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Ohio Emergency Management Agency

National Preparedness Month

Disasters Don’t Plan Ahead. You Can.
Practice Your Emergency Plans

Practice your Plan

Once you’ve identified the different types of hazards that can impact your home and community, and have developed emergency procedures for each incident, you then need to communicate, train, practice and maintain your plans.

At work, conduct training exercises and practice safety drills. Drills are often used to test new policies or equipment, or practice current skills. Drills can test how well your place of employment responds to simulated emergencies including intruders, fire or severe weather.

At home, ask questions to make sure household members know meeting places, important phone numbers and safety rules. Conduct safety drill such as shelter-in-place for tornadoes; drop, cover and hold on for earthquakes. Conduct fire drills: make sure everyone knows two ways to exit out of a room or home. Establish a meeting place (such as a tree) outside of the home. Test smoke detectors late at night so everyone can practice escaping their rooms, staying low to the ground as they evacuate the home, and stop, drop and roll.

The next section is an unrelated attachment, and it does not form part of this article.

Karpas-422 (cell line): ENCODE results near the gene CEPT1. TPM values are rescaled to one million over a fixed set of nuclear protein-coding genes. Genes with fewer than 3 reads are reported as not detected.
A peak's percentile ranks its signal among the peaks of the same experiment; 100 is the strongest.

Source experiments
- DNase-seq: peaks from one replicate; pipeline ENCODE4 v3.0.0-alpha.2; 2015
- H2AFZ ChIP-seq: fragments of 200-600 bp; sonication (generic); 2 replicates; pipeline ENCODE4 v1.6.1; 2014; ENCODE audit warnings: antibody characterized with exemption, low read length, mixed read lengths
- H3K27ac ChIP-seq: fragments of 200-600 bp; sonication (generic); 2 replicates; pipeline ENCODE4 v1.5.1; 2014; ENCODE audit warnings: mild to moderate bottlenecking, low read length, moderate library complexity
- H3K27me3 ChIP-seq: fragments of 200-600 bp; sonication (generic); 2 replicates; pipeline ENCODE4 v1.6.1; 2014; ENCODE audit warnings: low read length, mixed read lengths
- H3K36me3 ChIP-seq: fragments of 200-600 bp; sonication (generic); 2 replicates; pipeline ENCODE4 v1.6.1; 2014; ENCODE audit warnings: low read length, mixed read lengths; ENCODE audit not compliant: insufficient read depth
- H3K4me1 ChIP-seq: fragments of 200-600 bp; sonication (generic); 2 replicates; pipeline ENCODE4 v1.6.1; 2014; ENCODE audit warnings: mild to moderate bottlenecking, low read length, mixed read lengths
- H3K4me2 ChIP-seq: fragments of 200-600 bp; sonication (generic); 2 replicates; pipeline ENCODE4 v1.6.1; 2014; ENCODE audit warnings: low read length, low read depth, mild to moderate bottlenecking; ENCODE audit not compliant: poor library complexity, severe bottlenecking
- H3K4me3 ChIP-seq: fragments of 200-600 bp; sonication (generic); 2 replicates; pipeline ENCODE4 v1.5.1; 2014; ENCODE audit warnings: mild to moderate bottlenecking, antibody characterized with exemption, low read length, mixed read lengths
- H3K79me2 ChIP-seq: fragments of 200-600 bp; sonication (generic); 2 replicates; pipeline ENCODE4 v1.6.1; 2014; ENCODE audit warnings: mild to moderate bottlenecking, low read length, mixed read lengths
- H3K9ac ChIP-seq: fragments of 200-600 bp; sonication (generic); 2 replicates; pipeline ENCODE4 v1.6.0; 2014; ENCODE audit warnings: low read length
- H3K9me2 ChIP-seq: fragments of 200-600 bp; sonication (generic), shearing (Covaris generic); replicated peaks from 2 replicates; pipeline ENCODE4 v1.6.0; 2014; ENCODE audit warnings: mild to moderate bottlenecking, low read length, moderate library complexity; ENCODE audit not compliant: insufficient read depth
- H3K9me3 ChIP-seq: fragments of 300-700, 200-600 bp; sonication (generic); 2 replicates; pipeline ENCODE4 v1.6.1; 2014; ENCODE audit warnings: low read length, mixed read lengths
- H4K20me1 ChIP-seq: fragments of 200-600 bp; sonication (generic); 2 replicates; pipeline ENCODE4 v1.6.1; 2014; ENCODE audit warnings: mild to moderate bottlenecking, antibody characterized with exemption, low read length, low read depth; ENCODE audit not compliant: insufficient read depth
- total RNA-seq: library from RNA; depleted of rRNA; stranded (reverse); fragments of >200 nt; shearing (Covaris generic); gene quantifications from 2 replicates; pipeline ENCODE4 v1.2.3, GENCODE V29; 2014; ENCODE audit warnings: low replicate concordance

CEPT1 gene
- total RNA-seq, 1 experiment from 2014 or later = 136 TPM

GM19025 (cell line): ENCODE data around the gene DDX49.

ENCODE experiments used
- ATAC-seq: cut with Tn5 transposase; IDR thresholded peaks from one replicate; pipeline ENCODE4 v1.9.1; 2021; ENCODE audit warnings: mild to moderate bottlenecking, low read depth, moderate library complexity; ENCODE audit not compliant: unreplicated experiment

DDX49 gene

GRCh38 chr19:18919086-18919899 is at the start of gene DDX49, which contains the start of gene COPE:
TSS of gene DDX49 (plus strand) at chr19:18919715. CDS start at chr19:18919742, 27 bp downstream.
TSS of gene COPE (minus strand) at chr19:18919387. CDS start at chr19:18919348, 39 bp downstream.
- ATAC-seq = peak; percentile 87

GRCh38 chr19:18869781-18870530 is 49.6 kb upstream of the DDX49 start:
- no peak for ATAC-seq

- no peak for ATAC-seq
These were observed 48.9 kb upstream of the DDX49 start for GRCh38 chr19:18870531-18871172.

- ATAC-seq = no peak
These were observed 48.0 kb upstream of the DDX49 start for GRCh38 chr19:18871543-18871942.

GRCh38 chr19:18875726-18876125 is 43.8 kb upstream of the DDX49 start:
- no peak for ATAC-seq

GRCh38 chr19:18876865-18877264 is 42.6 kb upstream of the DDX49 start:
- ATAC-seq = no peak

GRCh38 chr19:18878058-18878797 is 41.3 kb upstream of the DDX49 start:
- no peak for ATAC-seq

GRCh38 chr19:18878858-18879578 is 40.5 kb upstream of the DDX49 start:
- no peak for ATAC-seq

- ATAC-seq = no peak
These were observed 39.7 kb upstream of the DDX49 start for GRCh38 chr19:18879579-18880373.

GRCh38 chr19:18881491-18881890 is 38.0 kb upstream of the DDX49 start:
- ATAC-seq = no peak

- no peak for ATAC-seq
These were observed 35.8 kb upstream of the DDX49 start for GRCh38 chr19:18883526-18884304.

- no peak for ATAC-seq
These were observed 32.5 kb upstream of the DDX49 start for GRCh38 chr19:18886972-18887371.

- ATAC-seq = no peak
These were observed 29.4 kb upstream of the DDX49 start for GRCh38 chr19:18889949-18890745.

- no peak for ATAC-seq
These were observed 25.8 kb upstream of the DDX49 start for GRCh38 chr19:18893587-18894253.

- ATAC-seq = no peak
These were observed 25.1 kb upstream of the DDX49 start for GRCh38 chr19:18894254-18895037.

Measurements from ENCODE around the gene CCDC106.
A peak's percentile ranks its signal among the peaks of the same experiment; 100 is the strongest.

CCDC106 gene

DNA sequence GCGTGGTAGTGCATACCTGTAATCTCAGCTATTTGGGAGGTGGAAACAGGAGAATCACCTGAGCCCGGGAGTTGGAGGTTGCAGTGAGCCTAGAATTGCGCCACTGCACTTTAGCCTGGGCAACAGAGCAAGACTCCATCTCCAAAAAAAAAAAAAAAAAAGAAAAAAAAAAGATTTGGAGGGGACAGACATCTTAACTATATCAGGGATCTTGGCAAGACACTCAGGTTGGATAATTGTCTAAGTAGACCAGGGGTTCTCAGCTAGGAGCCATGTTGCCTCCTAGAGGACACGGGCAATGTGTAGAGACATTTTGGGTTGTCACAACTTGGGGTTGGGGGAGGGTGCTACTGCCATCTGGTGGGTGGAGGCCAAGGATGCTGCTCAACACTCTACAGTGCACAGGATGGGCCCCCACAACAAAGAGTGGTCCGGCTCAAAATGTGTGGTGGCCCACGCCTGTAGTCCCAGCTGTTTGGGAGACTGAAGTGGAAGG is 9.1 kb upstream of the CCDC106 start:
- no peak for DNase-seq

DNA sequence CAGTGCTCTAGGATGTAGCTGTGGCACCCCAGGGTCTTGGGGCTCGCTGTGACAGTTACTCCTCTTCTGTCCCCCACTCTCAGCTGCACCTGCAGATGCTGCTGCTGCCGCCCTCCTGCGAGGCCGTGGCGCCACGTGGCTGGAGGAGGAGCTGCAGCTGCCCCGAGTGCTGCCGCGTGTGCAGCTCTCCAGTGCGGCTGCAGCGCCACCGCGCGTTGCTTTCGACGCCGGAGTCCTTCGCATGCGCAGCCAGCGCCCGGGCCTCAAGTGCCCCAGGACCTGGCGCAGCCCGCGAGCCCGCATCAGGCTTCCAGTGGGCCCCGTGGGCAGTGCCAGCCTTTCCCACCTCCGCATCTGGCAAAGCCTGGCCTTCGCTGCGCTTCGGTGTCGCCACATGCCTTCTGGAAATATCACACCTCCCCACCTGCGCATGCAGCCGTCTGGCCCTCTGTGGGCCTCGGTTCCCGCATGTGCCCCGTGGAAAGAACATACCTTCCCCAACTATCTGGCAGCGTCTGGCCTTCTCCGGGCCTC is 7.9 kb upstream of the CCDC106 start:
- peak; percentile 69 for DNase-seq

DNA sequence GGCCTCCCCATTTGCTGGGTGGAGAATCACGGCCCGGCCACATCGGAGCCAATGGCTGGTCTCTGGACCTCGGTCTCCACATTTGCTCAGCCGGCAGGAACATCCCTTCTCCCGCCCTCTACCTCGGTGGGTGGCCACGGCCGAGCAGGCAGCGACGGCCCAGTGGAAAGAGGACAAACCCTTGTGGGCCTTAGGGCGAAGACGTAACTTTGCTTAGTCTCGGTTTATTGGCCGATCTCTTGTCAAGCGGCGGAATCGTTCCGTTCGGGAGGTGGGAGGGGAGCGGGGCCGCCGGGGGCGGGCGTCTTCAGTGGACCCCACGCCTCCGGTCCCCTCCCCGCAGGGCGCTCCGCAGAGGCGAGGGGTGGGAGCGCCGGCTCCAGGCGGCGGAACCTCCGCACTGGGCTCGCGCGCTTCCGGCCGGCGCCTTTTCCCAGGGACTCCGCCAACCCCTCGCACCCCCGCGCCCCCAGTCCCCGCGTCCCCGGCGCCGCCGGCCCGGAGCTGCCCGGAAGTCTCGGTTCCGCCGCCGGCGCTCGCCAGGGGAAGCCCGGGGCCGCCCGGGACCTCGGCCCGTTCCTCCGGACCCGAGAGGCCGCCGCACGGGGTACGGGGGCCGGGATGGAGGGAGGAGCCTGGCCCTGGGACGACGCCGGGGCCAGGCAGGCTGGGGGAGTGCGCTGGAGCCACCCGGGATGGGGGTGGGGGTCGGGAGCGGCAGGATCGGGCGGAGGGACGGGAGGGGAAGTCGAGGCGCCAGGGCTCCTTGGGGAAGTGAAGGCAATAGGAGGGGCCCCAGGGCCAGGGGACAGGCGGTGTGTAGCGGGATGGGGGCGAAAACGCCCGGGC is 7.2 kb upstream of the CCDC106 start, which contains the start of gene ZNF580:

When you share your emergency plans with children, you want them to be informed and prepared, but you do not want to scare them. Some things to consider before communicating and practicing:

  • Give children advance warning about the drills and what to expect. Also explain what happened at the end of the drill.
  • Stay calm.
  • Use games, rhymes, music, art and other activities to make emergency preparedness fun and memorable.
  • Make your communication to children age-appropriate.

Include making a family communication plan – contact cards that list your out-of-town contact person, work numbers, school numbers, cell phone numbers, and emergency numbers (fire, police, or 911). Keep cards handy in a wallet, purse or kids’ backpacks or book bags.


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